Public Defence: Anders Lunde
M.Sc. Anders Lunde at Institute of Basic Medical Sciences will be defending the thesis “Transcription factor expression patterns in developing vestibulospinal neurons” for the degree of PhD (Philosophiae Doctor).
Trial Lecture – time and place
See Trial Lecture.
- First opponent: Professor Gay R. Holstein, Icahn School of Medicine at Mount Sinai
- Second opponent: Professor Robert Brownstone, University College London
- Third member and chair of the evaluation committee: Professor Koen Gerard Alois Vervaeke, University of Oslo
Chair of the Defence
Associate Professor Greg Jablonski, University of Oslo
Professor Joel Glover, University of Oslo
The brainstem contains many neuronal circuits involved in movement control. A group of brainstem neurons called vestibulospinal (VS) neurons evolved early in vertebrates. They receive balance information from the inner ear and respond by activating spinal cord neurons to stabilize animal posture in a reflexive manner.
There are different functional groups of VS neurons, which is reflected in their axon paths down the spinal cord. During embryonic development, the different groups extend their axons 1) down the entire spinal cord, 2) to the upper part only, or 3) across the midline and to the upper part.
In his dissertation entitled "Transcription factor expression patterns in developing vestibulospinal neurons" Lunde has hypothesized that the different VS groups are related to differences in gene expression.
Gene expression in the two largest VS groups in mouse and chicken embryos was quantified by collecting RNA from purified neurons and performing high throughput RNA sequencing. Immunofluorescence was used to detail patterns of transcription factor (TF) expression in the groups, since TFs are important for cell development.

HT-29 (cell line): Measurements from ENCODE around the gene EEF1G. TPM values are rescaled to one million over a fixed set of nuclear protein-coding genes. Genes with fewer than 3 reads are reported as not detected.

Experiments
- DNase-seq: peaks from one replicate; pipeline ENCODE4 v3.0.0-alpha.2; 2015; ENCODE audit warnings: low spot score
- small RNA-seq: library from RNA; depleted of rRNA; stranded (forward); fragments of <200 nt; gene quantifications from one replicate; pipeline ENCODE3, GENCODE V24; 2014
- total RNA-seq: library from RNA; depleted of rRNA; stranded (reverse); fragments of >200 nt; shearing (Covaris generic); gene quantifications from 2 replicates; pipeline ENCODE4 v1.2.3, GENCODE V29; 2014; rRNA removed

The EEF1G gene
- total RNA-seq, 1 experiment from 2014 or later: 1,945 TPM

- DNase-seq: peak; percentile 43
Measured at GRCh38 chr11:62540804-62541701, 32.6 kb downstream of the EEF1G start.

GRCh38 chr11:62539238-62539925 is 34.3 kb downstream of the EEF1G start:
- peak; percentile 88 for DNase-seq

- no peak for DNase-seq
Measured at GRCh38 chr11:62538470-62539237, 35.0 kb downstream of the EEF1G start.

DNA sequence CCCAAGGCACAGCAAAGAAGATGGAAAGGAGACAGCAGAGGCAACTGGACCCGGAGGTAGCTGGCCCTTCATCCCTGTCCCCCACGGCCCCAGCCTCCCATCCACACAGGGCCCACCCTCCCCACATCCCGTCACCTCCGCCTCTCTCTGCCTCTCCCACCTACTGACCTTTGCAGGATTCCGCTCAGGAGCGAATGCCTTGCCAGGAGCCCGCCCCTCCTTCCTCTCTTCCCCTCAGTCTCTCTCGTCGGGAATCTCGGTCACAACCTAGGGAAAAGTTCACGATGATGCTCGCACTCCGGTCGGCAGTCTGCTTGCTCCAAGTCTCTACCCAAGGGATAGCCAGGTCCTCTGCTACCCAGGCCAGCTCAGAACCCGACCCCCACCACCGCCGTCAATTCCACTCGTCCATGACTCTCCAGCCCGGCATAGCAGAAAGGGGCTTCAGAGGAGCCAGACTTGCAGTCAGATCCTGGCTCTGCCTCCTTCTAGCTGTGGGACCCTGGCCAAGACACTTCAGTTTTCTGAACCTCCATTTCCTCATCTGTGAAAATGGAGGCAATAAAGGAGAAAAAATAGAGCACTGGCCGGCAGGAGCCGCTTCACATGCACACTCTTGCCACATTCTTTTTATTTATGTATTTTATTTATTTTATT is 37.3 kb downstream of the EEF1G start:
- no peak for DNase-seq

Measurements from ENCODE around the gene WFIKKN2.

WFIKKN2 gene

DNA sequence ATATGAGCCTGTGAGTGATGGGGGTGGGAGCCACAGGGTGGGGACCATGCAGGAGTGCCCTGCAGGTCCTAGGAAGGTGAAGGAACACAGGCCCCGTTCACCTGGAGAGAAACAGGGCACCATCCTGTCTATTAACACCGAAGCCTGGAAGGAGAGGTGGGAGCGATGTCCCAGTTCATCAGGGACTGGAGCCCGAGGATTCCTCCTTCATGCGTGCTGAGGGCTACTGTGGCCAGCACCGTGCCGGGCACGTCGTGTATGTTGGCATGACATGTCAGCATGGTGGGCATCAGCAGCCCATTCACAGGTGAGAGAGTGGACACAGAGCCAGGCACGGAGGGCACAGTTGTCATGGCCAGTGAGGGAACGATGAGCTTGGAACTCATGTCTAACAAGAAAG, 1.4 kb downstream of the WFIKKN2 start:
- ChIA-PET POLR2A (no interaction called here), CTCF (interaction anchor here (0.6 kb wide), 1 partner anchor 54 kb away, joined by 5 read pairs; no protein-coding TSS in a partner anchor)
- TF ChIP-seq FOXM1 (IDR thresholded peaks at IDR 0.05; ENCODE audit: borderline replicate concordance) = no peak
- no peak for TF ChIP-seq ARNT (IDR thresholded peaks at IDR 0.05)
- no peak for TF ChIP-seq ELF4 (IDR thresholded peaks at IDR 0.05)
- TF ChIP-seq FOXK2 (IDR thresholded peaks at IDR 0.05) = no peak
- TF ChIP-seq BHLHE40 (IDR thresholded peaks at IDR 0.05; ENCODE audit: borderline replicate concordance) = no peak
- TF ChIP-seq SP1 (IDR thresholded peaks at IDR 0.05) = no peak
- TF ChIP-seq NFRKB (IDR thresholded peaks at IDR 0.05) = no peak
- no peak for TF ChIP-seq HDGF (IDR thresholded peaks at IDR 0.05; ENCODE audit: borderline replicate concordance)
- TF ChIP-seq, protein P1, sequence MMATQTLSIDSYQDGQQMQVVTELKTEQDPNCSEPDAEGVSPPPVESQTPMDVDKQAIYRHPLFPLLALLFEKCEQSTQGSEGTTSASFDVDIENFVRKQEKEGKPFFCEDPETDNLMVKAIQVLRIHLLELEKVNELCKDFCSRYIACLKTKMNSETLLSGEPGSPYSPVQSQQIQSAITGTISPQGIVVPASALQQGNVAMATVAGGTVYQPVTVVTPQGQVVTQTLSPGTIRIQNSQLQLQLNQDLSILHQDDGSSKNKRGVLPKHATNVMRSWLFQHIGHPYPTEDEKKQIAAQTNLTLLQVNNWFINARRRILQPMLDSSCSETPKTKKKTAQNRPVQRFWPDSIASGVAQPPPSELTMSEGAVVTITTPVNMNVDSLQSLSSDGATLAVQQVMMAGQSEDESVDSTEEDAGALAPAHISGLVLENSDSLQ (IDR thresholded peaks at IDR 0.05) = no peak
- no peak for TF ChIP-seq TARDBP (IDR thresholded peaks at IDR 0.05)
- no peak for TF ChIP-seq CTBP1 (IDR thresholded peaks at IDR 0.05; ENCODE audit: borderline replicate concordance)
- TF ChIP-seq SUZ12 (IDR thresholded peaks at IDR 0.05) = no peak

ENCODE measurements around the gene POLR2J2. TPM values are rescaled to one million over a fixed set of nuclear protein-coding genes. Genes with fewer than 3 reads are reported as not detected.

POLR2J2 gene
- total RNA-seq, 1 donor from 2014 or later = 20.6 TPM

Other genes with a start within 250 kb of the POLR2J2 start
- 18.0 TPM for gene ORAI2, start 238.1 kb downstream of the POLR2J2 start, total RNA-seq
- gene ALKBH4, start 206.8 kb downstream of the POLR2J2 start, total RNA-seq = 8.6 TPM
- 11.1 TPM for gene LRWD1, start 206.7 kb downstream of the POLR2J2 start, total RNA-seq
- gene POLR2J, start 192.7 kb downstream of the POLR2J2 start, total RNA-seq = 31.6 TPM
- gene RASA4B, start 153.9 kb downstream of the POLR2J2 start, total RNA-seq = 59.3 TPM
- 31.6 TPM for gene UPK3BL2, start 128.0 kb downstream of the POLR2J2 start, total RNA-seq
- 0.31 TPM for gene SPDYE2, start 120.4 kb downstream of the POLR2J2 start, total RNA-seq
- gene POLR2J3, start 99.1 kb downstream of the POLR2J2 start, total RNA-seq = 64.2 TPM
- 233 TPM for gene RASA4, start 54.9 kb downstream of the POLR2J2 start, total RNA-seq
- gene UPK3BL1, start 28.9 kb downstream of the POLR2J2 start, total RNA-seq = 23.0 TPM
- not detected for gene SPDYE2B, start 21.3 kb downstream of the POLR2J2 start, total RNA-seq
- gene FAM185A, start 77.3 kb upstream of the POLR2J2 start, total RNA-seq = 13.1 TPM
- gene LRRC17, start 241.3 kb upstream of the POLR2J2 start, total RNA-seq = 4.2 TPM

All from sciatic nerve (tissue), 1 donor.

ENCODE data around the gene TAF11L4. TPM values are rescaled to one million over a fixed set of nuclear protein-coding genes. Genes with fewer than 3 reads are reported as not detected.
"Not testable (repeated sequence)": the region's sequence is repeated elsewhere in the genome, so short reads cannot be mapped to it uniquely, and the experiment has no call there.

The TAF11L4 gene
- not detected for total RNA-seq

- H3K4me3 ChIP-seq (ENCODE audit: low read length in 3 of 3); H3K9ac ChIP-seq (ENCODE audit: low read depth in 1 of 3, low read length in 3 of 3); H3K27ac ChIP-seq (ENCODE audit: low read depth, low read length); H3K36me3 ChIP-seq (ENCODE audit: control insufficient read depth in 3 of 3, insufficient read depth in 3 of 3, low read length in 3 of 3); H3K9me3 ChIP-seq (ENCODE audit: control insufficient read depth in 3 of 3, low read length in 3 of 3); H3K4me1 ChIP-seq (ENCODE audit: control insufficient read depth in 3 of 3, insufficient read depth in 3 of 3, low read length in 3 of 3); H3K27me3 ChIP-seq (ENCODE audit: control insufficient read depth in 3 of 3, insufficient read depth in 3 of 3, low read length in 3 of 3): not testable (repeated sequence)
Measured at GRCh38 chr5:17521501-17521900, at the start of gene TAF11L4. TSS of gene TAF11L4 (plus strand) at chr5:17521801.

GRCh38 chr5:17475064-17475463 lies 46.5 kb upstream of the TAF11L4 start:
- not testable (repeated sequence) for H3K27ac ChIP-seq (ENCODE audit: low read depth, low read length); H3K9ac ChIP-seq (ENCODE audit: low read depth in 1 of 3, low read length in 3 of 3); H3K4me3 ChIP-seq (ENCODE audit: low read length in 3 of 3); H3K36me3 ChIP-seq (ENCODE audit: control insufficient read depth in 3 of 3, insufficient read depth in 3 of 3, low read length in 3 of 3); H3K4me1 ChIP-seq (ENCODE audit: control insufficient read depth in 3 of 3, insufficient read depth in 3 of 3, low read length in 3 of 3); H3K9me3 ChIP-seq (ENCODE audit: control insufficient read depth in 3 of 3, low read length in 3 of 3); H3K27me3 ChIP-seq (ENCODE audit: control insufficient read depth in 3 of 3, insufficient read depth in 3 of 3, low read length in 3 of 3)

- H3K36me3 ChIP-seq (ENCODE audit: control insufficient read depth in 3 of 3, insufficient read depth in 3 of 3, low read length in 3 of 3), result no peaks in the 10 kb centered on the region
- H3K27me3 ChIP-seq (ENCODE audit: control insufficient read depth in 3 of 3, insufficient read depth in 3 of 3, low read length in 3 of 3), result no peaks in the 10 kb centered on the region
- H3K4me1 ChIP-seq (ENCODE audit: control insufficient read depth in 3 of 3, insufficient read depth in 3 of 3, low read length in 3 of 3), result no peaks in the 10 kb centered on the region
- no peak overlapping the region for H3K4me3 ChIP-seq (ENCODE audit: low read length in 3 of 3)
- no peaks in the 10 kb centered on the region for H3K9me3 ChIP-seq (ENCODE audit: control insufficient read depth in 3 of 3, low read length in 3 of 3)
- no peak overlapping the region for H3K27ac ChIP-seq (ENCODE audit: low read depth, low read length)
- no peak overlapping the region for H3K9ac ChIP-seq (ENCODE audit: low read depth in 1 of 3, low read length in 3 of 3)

This revealed TFs that are expressed in most VS neurons, and others that are specific to either group. For each group, sets of 4 TFs were uniquely expressed in the group neurons and some vicinal neurons. No other CNS neurons had the same expression signatures, making them useful markers for the VS groups.
To facilitate the extensive analysis, a software toolbox for high-throughput immunofluorescence image analysis was created as an ImageJ plugin, with a Matlab tool for 3D visualization of neuron and TF distribution.
This thesis work shows that the major VS groups differ on a genetic level, in an evolutionary conserved manner. By uncovering TFs related to functional divisions of VS neurons, this work opens for possibilities to perform targeted genetic experiments on VS cells, to learn more about how these neurons contribute to balance.
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